We are asked in assignment 3 to comment on an aspect of professional ethics. Immediately my mind drew back to a situation that occurred in my High School. There was a girl in my grade 12 class. She was a popular girl with many friends, but she was the only daughter in a very large family of boys. Her dad lavished attention on her brothers and was extremely involved in their extra circular activity of wrestling. This girl was into wrestling too, maybe because it was a family sport or maybe to get attention from her father. I cannot comment as to any accuracy there as I do not personally know, but am simply commenting from observation. One of our English teachers at the school was also our girls wrestling coach. He was a younger teacher maybe in his early thirties, recently married with a brand new baby. As the year progressed the girl started needing a lot of extra coaching in wrestling. I am sure everyone assumed that she was simply a passionate athlete, and he as the trusted mentor simply going the extra mile for a good student. As this went on people talked and made the typical jokes about this girl and the teacher being intimate, but no one paid much attention as it was just high school rumors after all. Then one day in the spring, weeks before the end of school the teacher all of sudden had to leave. They brought in substitutes and one of the other teachers took over the wrestling team. The girl stopped coming to school as well, electing to finish out the rest of the year in home schooling. Everyone stopped and held their breath and waited for what we knew was coming. It wasn’t silly high school rumors after all, they had in fact been involved in an intimate relationship. He was found out through inappropriate correspondences intercepted on the high schools e-mail server and she was pregnant. Obviously this is a blatant example of violation of professional ethics. One which you would think only happens in movies and on TV, but it happened in my sleepy little town. I begun trying to search for the news story on this as I do remember it being reported on but I could not locate it. Instead a ran across an article written by Matt McClure for the Calgary Herald about how dozens of teachers have had sexual allegations filed over them in the past five years. Since 2014 there have been 334 complaints filed against teachers. Of these 95 have had sufficient evidence to be validated and of those 95 22 have been inappropriate sexual relationships. Of course this is not the only issue there have been allegations of abuse, pornography, financial abuse and tampering with student evaluations to name a few. It surprised me however how high the number of sexual complaints there were. It is such a position of trust and authority to be a teacher, especially when you are working with children and young adults that I feel using that power to elicit sexual acts has to be one of the most perverse violations. I found that The Alberta Teachers’ Association has a code of professional conduct and they do not come out and directly say teachers may not engage in sexual activity with students (maybe they assume that is just universally understood) but they do outline that there needs to be respect and dignity paid to the students. Taking advantage of a student sexually in my opinion is not showing respect or dignity, it is being a predator. This got me thinking about the issue of this in adult education. When educating adults you are still in a position of authority but your students may not be minors. I did a quick search and found multiple stories about university and college professors and instructors being charged for sexual misconduct with a student. So I looked in my own schools policies and procedures and I found that we do indeed spell it out in black and white.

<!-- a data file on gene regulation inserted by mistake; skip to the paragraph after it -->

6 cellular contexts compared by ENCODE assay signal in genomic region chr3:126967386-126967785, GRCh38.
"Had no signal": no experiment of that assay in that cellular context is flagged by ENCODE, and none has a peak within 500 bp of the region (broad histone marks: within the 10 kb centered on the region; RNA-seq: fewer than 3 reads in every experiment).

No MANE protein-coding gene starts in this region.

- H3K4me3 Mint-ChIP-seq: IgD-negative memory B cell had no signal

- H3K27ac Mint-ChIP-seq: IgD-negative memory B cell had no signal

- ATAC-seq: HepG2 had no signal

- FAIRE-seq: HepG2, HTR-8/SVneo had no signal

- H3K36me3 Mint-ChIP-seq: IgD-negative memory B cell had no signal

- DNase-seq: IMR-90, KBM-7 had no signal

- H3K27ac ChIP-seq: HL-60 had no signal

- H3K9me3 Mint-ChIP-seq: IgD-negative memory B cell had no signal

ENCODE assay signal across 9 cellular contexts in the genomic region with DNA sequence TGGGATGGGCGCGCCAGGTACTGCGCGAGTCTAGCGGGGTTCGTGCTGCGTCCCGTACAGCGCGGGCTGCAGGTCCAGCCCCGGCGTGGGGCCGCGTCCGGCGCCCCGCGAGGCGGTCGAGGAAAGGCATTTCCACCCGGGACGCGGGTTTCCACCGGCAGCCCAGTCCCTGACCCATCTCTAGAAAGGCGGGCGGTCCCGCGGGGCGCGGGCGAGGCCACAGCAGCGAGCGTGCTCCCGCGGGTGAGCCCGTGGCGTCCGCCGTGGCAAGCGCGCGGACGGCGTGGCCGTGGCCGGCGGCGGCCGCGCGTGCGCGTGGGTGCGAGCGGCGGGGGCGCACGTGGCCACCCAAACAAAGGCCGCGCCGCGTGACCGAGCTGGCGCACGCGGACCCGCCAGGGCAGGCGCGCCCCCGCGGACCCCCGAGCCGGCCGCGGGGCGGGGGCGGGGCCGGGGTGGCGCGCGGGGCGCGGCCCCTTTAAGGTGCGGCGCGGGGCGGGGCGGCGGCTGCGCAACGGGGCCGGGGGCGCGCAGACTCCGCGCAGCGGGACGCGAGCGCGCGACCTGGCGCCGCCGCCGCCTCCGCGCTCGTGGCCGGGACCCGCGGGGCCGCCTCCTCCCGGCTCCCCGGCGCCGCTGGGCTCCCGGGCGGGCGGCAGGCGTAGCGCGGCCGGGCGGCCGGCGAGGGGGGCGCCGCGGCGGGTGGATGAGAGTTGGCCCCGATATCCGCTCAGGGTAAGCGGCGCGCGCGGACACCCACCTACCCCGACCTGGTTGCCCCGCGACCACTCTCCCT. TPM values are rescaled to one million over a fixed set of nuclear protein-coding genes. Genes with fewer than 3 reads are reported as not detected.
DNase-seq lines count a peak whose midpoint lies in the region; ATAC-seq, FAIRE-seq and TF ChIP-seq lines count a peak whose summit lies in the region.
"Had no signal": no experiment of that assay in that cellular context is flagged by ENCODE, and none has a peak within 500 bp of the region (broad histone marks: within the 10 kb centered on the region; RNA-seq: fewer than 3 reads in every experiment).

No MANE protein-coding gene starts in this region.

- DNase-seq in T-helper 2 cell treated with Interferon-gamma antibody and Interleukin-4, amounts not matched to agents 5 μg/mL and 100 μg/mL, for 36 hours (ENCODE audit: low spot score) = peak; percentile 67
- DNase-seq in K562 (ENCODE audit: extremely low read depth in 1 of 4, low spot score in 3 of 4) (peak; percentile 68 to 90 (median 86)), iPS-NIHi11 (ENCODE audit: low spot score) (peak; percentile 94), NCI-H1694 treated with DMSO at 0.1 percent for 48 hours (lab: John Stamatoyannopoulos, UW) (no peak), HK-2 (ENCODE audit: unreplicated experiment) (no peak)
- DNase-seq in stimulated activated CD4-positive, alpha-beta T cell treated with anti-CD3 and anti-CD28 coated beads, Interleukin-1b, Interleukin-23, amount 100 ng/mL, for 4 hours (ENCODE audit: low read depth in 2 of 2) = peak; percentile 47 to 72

“Employees and Others” shall not engage in any sexual activity or intimate conduct with any student over whom they have influence or could be perceived to have influence, regardless of consent and the age of the student. Because of possible adverse consequences in Criminal Law, such intimate relationships between “Employees and Others” and students are explicitly prohibited in all cases where the student is under the age of 18 years.”
I can see how this could be a problem though. Some people find authority very attractive, having power can corrupt you and being admired by someone can be intoxicating. If you mix any personal problems into the mix or a weak will power I can see how people can fall into violating this ethical principle.